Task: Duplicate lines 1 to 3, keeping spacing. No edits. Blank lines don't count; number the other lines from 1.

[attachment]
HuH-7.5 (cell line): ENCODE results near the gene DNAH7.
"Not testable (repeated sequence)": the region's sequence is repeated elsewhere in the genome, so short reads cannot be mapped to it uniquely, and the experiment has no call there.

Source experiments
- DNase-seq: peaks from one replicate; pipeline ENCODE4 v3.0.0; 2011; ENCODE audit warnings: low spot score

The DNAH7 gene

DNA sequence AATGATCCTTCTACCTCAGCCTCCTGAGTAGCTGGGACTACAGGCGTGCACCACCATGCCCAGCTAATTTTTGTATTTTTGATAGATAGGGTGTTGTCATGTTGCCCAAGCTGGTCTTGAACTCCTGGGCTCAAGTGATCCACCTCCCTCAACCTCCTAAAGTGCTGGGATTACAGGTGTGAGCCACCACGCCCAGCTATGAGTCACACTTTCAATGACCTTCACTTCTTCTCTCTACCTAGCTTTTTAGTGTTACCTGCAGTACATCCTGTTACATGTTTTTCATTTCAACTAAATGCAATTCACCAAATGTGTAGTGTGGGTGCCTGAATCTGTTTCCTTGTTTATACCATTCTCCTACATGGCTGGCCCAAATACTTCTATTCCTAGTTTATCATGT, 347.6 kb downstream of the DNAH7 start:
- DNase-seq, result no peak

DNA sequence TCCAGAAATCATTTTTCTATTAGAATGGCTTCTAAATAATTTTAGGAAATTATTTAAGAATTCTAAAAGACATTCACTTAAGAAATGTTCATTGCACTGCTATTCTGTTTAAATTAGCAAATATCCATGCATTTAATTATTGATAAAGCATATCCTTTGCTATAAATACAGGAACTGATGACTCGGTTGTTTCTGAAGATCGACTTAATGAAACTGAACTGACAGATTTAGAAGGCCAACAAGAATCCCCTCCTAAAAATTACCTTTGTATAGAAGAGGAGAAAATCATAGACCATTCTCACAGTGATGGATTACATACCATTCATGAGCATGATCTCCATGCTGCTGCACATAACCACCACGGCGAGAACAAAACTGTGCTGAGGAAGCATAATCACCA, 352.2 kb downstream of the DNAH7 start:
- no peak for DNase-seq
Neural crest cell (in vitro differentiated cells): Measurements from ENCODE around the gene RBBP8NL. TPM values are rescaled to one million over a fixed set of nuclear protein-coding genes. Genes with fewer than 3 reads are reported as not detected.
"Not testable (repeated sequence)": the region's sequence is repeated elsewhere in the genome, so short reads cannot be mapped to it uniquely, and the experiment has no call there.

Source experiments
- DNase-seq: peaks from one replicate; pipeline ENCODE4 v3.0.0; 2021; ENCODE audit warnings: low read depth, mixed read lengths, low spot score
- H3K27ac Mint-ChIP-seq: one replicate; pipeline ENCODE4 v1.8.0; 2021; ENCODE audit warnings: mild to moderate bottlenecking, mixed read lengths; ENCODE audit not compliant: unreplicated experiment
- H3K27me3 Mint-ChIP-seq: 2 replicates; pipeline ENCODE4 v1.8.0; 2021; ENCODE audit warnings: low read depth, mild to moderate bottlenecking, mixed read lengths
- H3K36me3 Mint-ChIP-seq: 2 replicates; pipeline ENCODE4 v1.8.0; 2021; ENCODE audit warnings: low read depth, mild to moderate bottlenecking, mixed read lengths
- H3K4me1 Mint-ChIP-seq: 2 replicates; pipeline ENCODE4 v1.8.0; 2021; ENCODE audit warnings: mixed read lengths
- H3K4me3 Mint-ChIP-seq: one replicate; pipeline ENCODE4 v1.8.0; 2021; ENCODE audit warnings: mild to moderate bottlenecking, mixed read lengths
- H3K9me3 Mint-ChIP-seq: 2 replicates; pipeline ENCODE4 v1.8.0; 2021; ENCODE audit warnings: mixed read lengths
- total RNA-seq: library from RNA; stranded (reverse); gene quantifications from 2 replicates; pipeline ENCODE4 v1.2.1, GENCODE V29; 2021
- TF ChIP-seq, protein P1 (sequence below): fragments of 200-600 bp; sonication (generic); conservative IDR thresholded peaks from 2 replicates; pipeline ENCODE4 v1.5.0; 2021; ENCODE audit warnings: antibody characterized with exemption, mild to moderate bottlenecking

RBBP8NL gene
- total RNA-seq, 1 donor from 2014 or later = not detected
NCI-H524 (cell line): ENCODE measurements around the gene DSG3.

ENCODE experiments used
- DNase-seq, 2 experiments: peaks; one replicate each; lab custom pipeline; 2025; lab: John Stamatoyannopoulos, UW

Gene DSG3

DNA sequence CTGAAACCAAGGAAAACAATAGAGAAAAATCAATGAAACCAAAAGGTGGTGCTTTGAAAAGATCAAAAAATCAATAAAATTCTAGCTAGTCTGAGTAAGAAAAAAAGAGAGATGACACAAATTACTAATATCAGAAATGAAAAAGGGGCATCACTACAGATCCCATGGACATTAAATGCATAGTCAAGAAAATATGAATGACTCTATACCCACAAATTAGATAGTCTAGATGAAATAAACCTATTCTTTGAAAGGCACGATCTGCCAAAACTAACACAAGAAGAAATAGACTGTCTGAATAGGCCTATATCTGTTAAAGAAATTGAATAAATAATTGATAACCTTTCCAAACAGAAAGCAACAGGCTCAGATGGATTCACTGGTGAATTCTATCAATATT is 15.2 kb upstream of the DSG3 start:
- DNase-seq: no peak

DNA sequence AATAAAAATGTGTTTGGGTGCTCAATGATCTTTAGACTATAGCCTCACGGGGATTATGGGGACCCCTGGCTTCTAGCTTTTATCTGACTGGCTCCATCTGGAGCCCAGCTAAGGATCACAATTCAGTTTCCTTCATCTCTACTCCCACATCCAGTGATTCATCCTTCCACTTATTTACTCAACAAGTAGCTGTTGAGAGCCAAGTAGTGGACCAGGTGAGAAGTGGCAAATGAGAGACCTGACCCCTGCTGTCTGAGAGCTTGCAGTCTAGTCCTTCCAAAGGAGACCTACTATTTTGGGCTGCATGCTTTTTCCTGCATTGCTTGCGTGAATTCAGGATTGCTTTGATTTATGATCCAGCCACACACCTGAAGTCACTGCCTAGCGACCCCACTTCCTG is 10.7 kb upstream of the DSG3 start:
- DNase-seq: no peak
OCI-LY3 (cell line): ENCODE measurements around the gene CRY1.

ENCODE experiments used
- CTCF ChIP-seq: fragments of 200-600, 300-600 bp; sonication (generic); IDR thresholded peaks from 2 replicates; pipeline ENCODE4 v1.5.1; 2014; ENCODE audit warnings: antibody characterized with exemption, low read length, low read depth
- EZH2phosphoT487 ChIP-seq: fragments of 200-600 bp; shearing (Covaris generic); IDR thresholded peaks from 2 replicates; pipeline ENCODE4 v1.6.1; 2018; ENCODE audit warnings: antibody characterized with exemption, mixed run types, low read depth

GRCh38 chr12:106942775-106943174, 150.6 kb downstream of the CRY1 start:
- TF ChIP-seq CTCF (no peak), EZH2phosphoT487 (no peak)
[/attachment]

HuH-7.5 (cell line): ENCODE results near the gene DNAH7.
"Not testable (repeated sequence)": the region's sequence is repeated elsewhere in the genome, so short reads cannot be mapped to it uniquely, and the experiment has no call there.

Source experiments